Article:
Canadian Stocks Have Biggest Gain of Year on U.S. Jobless ClaimsCallie Bost
Canadian stocks rose for a third day, giving the benchmark index the largest gain of the year, as initial jobless claims in the U.S. fell for the first time in three weeks.
Energy companies climbed 1.5 percent as NuVista Energy Ltd. and Trinidad Drilling Ltd. led gains. Canaccord Genuity Group Inc. rallied 13 percent as its fiscal third-quarter profit beat estimates. Potash Corp. of Saskatchewan Inc. jumped 2.8 percent on predictions the price of potash will climb above $400 a metric ton. BlackBerry Ltd. increased 2.5 percent, boosting gains this week to 4.5 percent.
The Standard & Poor’s/TSX Composite Index increased 153.71 points, or 1.1 percent, to 13,713.40 at 4 p.m. in Toronto, for the largest advance since Dec. 18. The gauge erased its loss for the year, rising 0.7 percent for 2014. Trading in S&P/TSX stocks was 12 percent higher than the 30-day average at the close.
“There’s not a lot of activity aside from optimism to buy ahead of tomorrow’s job reports,” Brian Huen, a fund manager with Red Sky Capital Management Ltd., which oversees C$230 million ($207 million), said by phone from Toronto. “The market has been somewhat volatile and Canada, like the U.S. market, was in a bit of an oversold position coming into today.”
Applications for U.S. unemployment benefits dropped 20,000 to 331,000 in the period ended Feb. 1, the Labor Department reported today in Washington. The median forecast of economists surveyed by Bloomberg called for a decrease to 335,000.
Canada and the U.S. report employment data tomorrow. Figures from the U.S. are projected to show a 180,000 increase in nonfarm payrolls, according to the median forecast of economists surveyed by Bloomberg. The unemployment rate probably held at 6.7 percent, the lowest since October 2008.
Canada’s merchandise trade deficit widened for a third month in December, exceeding all economist forecasts, as imports led by energy reached a record high. The deficit of C$1.66 billion followed a November shortfall that was revised to C$1.53 billion from C$940 million, Statistics Canada said today in Ottawa.
Nine of 10 main industries in the S&P/TSX advanced. Phone companies jumped 1.7 percent. Industrial, financial and utilities shares gained at least 1.2 percent. Raw-materials producers rose 0.7 percent.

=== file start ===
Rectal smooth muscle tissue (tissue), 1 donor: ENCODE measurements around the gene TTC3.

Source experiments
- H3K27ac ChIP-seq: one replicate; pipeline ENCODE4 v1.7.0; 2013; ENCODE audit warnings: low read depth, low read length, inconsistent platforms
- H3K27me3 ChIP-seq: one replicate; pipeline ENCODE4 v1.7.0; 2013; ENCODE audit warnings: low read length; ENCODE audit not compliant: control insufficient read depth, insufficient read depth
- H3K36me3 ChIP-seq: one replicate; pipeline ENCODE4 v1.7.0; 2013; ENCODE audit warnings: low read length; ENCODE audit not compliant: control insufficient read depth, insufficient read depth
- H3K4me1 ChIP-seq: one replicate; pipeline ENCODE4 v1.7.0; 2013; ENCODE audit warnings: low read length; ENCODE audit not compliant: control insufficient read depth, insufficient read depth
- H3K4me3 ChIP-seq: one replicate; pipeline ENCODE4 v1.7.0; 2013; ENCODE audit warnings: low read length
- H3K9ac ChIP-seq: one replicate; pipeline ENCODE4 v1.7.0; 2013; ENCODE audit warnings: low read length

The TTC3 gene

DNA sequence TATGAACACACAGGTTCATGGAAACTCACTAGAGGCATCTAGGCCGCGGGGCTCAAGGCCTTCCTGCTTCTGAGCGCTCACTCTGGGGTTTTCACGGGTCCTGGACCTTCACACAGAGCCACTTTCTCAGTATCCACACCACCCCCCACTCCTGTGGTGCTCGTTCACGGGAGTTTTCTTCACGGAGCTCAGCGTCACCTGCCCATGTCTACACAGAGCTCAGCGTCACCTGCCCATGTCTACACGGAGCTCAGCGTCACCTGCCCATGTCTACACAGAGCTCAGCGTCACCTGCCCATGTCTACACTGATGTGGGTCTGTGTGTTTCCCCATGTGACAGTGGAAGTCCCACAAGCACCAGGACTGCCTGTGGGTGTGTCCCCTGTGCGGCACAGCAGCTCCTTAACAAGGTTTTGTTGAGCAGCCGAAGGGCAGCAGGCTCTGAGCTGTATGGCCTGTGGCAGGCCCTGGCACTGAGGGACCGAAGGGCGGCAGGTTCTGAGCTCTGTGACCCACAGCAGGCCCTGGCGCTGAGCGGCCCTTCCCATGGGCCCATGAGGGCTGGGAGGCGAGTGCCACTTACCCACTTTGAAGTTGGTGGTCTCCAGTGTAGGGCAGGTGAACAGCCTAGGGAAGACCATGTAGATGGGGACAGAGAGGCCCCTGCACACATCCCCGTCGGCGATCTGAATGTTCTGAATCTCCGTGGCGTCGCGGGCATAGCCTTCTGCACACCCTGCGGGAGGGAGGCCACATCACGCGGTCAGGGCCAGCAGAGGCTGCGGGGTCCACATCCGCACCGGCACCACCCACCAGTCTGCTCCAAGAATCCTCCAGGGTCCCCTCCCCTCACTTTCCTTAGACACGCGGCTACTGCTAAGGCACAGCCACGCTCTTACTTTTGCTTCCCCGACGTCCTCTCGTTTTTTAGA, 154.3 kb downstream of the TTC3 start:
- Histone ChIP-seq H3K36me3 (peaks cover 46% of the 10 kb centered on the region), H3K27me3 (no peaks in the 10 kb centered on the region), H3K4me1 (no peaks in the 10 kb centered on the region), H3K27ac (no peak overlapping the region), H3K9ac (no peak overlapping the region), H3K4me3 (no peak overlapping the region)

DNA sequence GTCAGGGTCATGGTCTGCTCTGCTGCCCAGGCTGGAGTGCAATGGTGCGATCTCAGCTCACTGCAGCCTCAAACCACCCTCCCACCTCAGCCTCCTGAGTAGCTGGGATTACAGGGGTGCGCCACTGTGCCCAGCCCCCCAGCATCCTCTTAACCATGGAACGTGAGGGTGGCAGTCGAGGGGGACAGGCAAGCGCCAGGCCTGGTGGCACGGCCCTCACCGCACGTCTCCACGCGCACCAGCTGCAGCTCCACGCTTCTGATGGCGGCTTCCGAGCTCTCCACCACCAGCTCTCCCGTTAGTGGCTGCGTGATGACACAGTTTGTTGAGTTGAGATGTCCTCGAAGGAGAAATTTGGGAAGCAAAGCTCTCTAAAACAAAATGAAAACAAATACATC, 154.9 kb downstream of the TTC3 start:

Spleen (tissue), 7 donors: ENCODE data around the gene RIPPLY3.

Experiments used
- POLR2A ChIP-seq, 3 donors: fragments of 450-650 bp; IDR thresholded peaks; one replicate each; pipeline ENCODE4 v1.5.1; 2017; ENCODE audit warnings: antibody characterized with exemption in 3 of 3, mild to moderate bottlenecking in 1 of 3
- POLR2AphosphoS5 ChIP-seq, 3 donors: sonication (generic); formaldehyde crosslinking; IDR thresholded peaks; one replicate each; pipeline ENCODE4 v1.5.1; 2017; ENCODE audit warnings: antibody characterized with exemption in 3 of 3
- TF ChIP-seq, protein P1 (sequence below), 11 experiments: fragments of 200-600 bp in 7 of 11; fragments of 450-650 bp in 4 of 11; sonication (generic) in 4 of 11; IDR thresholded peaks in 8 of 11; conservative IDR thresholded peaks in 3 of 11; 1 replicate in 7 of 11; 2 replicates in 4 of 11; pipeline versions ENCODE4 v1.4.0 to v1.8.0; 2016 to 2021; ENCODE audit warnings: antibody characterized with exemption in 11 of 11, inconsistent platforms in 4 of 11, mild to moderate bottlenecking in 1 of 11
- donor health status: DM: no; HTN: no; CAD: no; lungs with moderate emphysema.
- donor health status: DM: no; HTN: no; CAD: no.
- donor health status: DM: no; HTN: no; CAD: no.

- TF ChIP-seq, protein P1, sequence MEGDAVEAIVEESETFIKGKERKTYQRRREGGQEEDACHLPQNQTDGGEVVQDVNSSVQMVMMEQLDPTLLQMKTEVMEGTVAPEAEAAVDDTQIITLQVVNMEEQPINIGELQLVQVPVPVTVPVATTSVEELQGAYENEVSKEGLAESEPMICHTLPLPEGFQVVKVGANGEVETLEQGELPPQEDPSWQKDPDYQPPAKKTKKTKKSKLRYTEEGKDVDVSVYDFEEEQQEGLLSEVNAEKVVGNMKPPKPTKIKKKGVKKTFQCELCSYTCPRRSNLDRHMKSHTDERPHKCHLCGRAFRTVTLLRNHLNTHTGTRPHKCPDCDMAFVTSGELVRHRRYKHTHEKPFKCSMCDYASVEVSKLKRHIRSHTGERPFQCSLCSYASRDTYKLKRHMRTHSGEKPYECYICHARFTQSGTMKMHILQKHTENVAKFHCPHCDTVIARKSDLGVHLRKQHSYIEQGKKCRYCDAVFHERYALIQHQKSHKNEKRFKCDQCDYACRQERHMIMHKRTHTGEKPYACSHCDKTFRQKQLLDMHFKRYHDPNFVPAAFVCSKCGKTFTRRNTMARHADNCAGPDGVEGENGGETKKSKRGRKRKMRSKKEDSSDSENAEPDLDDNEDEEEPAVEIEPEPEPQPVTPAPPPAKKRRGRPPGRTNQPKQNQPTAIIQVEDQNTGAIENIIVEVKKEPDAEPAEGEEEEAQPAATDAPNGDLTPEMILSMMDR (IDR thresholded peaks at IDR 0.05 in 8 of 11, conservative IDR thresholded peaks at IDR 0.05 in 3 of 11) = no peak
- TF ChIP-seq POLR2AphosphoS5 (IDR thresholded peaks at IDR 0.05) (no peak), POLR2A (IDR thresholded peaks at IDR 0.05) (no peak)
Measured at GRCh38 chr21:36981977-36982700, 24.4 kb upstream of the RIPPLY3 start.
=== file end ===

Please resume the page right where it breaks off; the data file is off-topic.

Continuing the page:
Energy companies added 1.5 percent. NuVista climbed 8.3 percent to C$9.05, the highest since August 2011. Trinidad rose 6.6 percent to C$9.90 and Bellatrix Exploration Ltd. jumped 6 percent to C$8.28.
Canaccord, Canada’s largest non-bank brokerage, rallied 13 percent, the biggest gain since December 2008, to C$7.79. Profit for the period ended Dec. 31 rose 78 percent to C$18.3 million, or 14 cents a share, from a year earlier.
Chief Executive Officer Paul Reynolds said results were driven by record performance in the U.K. and Europe, and record contributions from its Australian business. Canaccord expanded beyond Canada with its 2012 takeover of U.K. stockbroker Collins Stewart Hawkpoint Plc.
Potash Corp. jumped 2.8 percent to C$36.78. OAO EuroChem, a Russian fertilizer maker building $7 billion of potash projects, expects prices to rebound above $400 a metric ton on mining costs and demand.
Prices of the material slumped after OAO Uralkali, the world’s largest potash producer, plunged the $20 billion global market into turmoil in July by abandoning a marketing venture controlling 40 percent of exports.
BlackBerry increased 2.5 percent to C$11.02. The smartphone maker has soared 9.3 percent over three days. CIBC analyst Todd Coupland wrote earlier this week that the company sees itself becoming cash-flow positive by the fourth quarter of 2015.
Detour Gold Corp. jumped 3.4 percent to C$7.01. Cormark Securities Inc. analyst Richard Gray gave the stock a new buy rating with a 12-month target price of C$13 a share.
Bombardier Inc. rose 2.4 percent to C$4.20. The Montreal-based rail equipment manufacturer won a 1 billion-pound ($1.63 billion) contract to build 65 trains for London’s Crossrail route, securing work at Britain’s last railcar factory after Siemens AG withdrew from the bidding.
Bombardier’s shares declined 11 percent this year through yesterday.